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The Future of Healthcare System in Japan

On October 8th, ICCJ organised a seminar on the future of the healthcare system in Japan featuring Danny Risberg (CEO of Philips Electronics Japan and Chairman of EBC). The seminar had a great response- nearly 60 participants of which over 90% foreign nationals, clearly indicating the high level of interest toward the subject.

Risberg kicked off his presentation with a drastic data forecast: by 2060 the population in Japan would decrease by 40%, with 1 person every 2.5 being over 65, and 1 every 4 over 75 years old. Immigration could be an answer to the problem but in order to really counterbalance it, it would need to be a constant flow and that doesn't seem to be possible given the lack of infrastructure. One natural consequence of such a fast-ageing society is the increasing need of medical cure, with chronic disease being the major concern. On top of that, the fact that the number of young women picking up smoking is rising is not encouraging.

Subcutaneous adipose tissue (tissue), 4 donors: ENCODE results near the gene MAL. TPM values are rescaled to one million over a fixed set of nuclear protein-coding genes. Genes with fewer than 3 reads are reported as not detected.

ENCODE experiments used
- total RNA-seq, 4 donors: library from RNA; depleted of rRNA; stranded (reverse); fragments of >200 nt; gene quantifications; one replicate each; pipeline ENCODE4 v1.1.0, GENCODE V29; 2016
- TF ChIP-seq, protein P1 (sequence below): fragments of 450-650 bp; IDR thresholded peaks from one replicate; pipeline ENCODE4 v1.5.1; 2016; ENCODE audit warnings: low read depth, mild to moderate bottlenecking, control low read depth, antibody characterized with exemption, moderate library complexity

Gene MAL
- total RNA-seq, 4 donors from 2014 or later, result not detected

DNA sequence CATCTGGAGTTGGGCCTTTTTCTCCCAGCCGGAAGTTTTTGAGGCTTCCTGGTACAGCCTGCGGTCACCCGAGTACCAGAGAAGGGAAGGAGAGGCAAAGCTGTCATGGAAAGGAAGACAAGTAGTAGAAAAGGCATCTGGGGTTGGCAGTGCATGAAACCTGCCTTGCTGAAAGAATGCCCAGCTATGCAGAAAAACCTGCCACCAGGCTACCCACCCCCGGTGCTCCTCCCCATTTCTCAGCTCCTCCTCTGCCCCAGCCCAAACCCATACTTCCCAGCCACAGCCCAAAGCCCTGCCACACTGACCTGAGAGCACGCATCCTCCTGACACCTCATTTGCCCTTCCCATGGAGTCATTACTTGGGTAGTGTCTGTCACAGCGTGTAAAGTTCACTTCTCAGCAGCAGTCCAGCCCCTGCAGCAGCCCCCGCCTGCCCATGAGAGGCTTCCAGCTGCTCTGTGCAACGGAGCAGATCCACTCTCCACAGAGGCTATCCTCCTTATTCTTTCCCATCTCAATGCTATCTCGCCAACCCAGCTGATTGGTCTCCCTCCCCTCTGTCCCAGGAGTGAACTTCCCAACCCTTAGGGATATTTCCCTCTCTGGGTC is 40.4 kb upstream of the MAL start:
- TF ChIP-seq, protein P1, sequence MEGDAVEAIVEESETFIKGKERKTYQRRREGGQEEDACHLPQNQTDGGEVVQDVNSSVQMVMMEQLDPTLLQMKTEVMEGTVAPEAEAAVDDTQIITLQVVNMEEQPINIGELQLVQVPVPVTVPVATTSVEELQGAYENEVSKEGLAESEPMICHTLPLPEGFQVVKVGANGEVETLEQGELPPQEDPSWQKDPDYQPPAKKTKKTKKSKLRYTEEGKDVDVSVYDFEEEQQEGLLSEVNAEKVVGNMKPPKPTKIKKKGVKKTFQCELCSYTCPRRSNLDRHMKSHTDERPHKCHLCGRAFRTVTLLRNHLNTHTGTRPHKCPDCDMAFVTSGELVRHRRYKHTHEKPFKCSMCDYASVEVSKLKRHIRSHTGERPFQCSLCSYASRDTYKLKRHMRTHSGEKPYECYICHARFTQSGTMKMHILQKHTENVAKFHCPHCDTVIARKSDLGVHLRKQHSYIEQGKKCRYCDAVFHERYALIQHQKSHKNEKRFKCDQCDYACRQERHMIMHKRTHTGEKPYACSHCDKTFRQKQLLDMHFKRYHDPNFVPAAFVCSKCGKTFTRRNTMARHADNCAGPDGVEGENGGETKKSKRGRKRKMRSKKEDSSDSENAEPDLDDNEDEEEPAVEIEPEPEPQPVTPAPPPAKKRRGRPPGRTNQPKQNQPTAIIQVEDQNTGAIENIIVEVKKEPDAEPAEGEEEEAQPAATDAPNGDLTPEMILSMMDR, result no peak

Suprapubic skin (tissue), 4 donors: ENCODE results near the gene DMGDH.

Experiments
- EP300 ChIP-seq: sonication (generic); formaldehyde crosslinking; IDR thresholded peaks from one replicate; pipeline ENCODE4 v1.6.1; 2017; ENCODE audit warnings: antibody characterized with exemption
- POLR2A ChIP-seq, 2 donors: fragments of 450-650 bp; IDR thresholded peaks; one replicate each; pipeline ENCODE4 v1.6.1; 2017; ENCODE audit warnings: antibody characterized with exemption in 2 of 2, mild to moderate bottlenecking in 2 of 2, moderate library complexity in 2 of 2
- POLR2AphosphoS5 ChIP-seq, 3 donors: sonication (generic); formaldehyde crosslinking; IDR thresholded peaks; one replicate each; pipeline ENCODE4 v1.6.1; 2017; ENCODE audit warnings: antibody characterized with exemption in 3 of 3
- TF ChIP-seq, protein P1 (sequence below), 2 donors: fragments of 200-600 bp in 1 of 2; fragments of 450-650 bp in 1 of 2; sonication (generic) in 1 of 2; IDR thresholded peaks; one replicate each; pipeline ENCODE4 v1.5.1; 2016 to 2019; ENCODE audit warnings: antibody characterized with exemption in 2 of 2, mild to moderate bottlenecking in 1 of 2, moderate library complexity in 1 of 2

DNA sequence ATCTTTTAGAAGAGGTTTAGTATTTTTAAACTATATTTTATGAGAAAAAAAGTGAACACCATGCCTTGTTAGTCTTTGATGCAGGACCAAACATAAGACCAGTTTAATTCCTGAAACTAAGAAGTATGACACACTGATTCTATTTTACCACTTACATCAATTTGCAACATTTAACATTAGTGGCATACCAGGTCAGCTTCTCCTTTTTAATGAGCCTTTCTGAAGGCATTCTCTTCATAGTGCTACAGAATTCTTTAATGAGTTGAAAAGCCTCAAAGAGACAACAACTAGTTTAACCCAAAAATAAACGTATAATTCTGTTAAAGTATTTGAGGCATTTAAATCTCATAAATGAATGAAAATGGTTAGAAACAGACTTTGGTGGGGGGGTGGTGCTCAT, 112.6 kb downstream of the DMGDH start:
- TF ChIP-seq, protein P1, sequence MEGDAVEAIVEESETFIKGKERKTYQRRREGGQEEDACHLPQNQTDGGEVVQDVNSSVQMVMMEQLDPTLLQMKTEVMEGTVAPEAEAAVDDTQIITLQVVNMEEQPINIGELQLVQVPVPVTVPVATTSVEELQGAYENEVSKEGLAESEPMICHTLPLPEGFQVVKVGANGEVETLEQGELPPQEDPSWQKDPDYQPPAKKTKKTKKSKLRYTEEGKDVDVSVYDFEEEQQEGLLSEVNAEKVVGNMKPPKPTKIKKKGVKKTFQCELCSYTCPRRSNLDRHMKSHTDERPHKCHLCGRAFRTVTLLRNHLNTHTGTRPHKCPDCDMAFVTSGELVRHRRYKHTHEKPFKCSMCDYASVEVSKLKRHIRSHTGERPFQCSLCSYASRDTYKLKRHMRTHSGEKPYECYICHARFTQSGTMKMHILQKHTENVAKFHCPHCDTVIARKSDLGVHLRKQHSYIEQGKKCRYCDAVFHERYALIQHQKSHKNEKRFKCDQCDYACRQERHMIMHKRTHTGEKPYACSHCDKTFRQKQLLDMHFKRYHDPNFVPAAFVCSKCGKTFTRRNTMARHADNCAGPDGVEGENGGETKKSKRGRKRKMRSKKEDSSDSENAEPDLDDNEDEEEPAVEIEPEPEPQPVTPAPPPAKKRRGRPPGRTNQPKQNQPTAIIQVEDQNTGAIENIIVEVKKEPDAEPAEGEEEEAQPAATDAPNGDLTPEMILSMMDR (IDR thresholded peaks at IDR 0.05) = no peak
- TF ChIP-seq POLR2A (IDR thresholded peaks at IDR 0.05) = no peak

Currently 97% of people over 65 live in their home under national nursing insurance and 80% of them require nursing support. A strong need for home healthcare seems to be a clear consequence of that.
From an economic point of view, this will translate in a rise of expenditure for elderly people, which will come to represent almost 50% of the total health cost by 2025. With this in mind the Abe Government is trying to change the medical system within the next 10 years.
The reform will focus on switching from acute care, which is what Japanese hospitals are known for, to chronic care by domestic M&A rather than foreign investment or creation of new structures. This forecast does bring a new range of business opportunities to the plate that can be identified with how fast, creative and flexible one is in offering holistic solutions to support the patient after he has been dismissed from the hospital -Japan has the longest hospitalisation in the world- and especially to prevent him from having to be hospitalised again. 

Risberg sees 3 main factors being involved: increase chronic disease, shortage of care providers and the desire for a better choice in life and care. Put in a very simple way people want to live happily and they want to live at home. If you can somehow help the puzzle come together you have a great business chance and in doing this innovation and IT simplification is a great key. 

Risberg closes his presentation by stating that ultimately what will save Japan is exactly the Japanese culture. Doctors in Japan are truly dedicated professionals that would give up much of their personal time to save the patient. 

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